Not all evidence is created equal. The pyramid’s structure facilitates recognition and grading of the evidence. The evidence at the top (systematic reviews) ranks higher than that at lower levels (e.g., cohort studies). For instance, a guideline formulated by a Delphi survey of experts’ opinions rates weaker than one based on systematic reviews of guideline recommendations. Hints for searching for evidence in the various database descriptions help guide strategies to find the strongest levels of evidence. Continue reading

Featured Workshop on Risk of Bias: What Is It? How Do I Assess For It? What Do I Use To Assess?

Join us for a new workshop on Risk of Bias:

Thursday, November 10, from noon to 1 p.m., online

Register for Risk of Bias: What is it? How do I assess for it? What do I use to assess?*

Assessing for Risk of Bias (RoB) is one of the expected steps when conducting a systematic review, but it can also be used to self-assess study conduct as practiced or as written in your proposal or protocol. Risk of bias assessments are important in research to determine flaws in the design, conduct, or analysis of randomized trials and other types of studies that could lead to an overestimation or underestimation of the true effect of the intervention or exposure. Continue reading

Treasures from the Rare Book Room: A Complete Treatise on Childbirth Well-Valued in 18th-Century France

Guillaume Mauquest de la Motte was a surgeon-accoucheur. Accoucheurs were male surgeons specializing in childbirth, which became fashionable in 17th-century France as an alternative to the tradition of women as birth attendants. In the early 18th century, accoucheurs were at the center of a polemic by physician Philippe Hecquet, who wrote on the indecency of male birthing attendants. Guillaume Mauquest de la Motte, who responded with a defense of accoucheurs, argued that the skills and expertise that accoucheurs have are necessary to save both mother and child. This midwifery debate was more about whether physicians or surgeons are the best medical providers, rather than justifying or challenging the role of midwives. Change was coming. Only seven years later, the first school for surgeons opened in Paris in 1725, and from then on, surgeons’ training began to resemble the training of physicians.

Guillaume Mauquest de la Motte is also the author of one of the best treatises on childbirth (Traité complet des accouchements, 1721), which was also very popular and had multiple editions. Mauquest de La Motte (1655-1737) studied at the Hôtel-Dieu. After obtaining his degree, he returned to his native region of France and established a practice in Valognes in 1701. He became well known and sought after, because he gained a reputation among women for delivering babies safely. He attended to three or four deliveries daily, and he practiced surgery and obstetrics for more than fifty years. The books he published helped solidify his reputation, because his writing was grounded in his extensive experience. Continue reading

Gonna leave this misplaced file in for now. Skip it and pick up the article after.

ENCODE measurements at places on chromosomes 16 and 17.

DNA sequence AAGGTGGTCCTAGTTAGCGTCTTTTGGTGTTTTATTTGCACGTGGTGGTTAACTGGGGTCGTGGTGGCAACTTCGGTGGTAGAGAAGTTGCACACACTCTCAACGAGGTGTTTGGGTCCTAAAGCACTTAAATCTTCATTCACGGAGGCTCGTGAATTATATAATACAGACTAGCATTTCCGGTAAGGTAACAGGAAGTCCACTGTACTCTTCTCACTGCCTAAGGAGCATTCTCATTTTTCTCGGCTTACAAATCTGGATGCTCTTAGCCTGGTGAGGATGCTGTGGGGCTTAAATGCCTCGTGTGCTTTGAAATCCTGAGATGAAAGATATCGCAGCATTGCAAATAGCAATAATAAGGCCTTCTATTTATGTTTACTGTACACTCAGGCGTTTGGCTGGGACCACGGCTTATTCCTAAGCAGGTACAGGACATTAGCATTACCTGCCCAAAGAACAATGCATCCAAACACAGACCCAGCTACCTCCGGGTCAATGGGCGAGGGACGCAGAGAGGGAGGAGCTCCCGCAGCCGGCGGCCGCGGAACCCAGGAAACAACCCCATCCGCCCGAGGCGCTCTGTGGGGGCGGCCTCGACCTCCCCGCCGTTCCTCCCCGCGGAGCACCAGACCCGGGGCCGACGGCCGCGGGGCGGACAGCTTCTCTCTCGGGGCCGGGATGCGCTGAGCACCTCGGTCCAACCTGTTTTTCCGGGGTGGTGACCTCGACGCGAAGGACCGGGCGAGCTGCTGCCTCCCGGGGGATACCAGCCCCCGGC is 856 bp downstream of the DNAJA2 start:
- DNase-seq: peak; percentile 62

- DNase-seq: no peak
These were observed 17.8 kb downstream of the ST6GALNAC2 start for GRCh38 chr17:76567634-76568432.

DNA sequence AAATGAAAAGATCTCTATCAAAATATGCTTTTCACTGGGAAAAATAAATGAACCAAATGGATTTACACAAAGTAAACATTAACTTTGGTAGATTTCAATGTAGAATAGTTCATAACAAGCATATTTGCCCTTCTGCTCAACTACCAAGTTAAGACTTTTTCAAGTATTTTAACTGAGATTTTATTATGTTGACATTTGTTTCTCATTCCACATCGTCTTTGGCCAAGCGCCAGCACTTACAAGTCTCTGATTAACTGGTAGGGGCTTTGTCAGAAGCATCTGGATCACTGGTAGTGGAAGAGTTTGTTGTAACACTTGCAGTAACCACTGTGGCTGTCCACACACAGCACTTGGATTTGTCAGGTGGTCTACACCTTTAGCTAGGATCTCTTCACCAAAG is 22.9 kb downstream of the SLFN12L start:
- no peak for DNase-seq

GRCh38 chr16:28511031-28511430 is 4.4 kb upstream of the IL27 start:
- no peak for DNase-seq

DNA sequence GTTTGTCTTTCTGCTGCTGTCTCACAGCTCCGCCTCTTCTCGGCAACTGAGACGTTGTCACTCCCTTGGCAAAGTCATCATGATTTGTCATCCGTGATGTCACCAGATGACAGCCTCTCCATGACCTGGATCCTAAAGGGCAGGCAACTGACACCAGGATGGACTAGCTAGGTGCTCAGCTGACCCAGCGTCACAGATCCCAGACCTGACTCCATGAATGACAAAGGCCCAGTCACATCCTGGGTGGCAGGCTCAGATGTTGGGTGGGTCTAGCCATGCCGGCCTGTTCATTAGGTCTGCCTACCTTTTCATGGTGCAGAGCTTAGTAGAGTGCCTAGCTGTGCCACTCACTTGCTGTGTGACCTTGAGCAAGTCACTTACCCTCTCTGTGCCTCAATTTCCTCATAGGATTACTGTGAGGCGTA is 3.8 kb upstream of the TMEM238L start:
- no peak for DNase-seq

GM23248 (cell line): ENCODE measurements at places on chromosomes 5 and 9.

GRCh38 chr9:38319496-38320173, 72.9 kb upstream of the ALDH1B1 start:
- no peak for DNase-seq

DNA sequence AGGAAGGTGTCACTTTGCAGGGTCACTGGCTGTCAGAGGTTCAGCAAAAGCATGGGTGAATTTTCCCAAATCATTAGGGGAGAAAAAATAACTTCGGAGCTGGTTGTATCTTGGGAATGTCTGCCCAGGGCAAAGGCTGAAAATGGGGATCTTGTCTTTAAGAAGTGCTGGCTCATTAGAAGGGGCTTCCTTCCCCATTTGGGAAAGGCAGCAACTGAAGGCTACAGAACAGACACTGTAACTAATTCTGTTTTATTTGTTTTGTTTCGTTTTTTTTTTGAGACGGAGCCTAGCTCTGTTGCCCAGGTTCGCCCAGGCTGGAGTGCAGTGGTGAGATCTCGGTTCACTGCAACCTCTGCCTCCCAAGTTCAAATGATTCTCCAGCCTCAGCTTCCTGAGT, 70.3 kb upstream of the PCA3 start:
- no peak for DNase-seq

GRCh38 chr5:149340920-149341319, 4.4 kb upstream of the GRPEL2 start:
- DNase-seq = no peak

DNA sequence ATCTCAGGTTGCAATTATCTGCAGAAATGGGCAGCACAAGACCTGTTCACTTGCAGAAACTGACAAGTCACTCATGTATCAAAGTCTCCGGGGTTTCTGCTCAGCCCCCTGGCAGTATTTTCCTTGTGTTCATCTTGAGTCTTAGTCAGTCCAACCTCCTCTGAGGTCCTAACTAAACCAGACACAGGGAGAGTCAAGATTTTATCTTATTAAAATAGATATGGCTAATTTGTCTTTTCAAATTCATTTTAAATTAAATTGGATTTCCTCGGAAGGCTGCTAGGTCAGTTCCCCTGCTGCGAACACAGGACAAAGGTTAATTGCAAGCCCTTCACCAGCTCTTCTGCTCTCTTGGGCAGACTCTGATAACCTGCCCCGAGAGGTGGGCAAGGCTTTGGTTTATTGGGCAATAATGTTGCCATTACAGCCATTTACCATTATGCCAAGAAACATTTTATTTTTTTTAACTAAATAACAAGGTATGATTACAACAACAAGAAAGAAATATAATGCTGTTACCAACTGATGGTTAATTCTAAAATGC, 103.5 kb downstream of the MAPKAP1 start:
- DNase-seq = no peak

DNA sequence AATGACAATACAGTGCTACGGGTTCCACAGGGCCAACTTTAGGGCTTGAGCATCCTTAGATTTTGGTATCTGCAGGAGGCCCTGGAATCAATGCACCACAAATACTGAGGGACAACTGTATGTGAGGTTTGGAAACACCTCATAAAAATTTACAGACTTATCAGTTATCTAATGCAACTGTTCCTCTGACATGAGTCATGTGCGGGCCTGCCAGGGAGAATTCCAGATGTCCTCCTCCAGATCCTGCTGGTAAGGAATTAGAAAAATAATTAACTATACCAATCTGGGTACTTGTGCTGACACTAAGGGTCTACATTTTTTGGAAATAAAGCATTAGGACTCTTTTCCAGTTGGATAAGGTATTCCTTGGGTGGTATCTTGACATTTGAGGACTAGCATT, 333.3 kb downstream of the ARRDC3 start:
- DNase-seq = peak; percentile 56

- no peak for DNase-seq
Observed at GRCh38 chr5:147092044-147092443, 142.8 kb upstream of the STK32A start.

HSLS Staff News

The HSLS Staff News section includes recent HSLS presentations, publications, staff changes, staff promotions, degrees earned, and more.


Two new instructional designers have joined HSLS to support the Network of the National Library of Medicine (NNLM) All of Us Program Center (NAPC):

Neda Hashmi, NAPC Instructional Designer, comes to HSLS from AppFolio, where she designed and developed employee training and Help Center content for a cloud-based property management firm, and Rumie, where she designed learning experiences for open online courses reaching broad audiences. Hashmi also has more than ten years of experience in freelance content and technical writing, teaching, and other experiences that involve creative storytelling, visual arts, and digital media that complement her skills in training development and design. For NAPC, Hashmi will support the design and development of learning experiences and programs for National Program Training, which focuses on public-serving NNLM audiences like public libraries and community-based organizations and the communities that they serve.

Patrick Norman, NAPC Instructional Designer, comes to HSLS from Erlanger Health System in Chattanooga, TN, where he designed and delivered employee training at the multi-hospital academic medical center. He holds a Master of Education, and his professional experiences also include leadership development support at Teach For America, curriculum design and digital content production for a NASA education grant, and service in the U. S. Marine Corps Reserve. For NAPC, Norman will support the design and development of trainings and learning experiences for healthcare provider organizations, community engagement partners, and NIH program staff who work within the All of Us Research Program. Continue reading